Pyrgos, once the capital of Greece’s most photographed island, evokes a different Santorini. A medieval Venetian settlement that has survived earthquakes and mass tourism, Pyrgos is the closest you’ll get to experiencing island life at its most authentic. Get your hiking gear on!
You know you’re in Pyrgos as the tempo suddenly changes from the frantic activity at the port and the bustle of Fira to an unhurried, leisurely pace, punctuated only by the sounds of village elders playing backgammon at the local ouzeria and of cats mewling for crumbs off the table.
Time stands still as this majestic hamlet, perched atop the island’s most vantage point overlooks the sweep of history and natural forces that have shaped its destiny, as indeed that of Santorini.
The best way to explore Pyrgos is to hike from the main square dotted with century-old pines and charming cafes to the foothills of Profitis Ilias and up to the medieval castle. The maze-like structure of this fortified town, with its low two-storied houses and sheltered balconies, was designed to deliberately confound pirates and other invading marauders. The garrisoned hamlet had just one gate, locked at sunset, with a sinister murder-hole or fonissa, which old-timers claim was large enough to tilt a cauldron of boiling water on itinerant enemies.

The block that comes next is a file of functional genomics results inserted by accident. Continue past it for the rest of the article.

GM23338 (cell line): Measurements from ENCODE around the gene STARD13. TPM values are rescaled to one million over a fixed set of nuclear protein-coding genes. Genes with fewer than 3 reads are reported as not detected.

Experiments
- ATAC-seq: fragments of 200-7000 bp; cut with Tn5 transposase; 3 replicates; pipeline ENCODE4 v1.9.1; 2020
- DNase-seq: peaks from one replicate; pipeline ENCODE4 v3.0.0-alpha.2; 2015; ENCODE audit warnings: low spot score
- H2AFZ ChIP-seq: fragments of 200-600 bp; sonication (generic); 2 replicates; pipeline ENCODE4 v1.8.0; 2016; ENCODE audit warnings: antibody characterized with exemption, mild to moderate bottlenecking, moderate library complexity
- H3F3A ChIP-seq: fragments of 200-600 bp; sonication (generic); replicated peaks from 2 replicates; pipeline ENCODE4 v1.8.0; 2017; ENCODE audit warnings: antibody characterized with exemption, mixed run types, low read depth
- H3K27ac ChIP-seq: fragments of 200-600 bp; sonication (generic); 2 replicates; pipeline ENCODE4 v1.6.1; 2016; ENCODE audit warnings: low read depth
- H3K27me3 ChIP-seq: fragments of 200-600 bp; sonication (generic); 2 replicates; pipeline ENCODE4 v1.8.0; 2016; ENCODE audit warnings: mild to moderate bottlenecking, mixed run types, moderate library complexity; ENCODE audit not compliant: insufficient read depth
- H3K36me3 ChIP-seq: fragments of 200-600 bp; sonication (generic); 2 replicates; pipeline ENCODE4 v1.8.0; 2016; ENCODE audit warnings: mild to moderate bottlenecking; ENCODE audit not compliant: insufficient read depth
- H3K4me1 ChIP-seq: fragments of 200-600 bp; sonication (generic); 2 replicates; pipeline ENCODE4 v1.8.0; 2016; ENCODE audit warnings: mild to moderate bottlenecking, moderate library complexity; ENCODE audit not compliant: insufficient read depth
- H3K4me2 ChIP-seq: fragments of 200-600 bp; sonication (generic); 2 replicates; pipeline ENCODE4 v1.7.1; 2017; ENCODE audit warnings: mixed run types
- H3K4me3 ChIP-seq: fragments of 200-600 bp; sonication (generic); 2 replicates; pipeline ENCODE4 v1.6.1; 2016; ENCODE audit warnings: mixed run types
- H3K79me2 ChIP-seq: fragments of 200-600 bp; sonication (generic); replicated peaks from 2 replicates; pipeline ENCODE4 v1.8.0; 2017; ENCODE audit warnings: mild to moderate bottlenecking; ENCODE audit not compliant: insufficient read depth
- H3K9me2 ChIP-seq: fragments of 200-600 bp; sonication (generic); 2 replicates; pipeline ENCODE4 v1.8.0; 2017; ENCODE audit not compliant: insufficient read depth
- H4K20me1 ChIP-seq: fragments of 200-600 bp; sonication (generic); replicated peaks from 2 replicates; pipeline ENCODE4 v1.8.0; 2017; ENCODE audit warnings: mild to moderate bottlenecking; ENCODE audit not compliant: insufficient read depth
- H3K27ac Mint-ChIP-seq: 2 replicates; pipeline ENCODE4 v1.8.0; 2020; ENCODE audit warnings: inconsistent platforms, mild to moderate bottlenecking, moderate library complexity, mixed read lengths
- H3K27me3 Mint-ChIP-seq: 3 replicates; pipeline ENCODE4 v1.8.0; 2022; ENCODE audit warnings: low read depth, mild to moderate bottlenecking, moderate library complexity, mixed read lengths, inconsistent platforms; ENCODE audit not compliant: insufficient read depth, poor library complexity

This impeccably preserved settlement largely escaped the destruction that the rest of the island suffered in the 1956 earthquake. It also survived mindless construction thanks to the zealous efforts of its villagers keen on preserving its rich heritage.
Pyrgos affords a rare insight into life on Santorini before mass tourism and boasts some spectacular churches dating back to the 14th century including the recently restored Church of the Virgin Mary, handsome mansions, acclaimed gourmet destinations and iconic bars, art galleries and cafes.
For a different experience of Santorini, visit Pyrgos.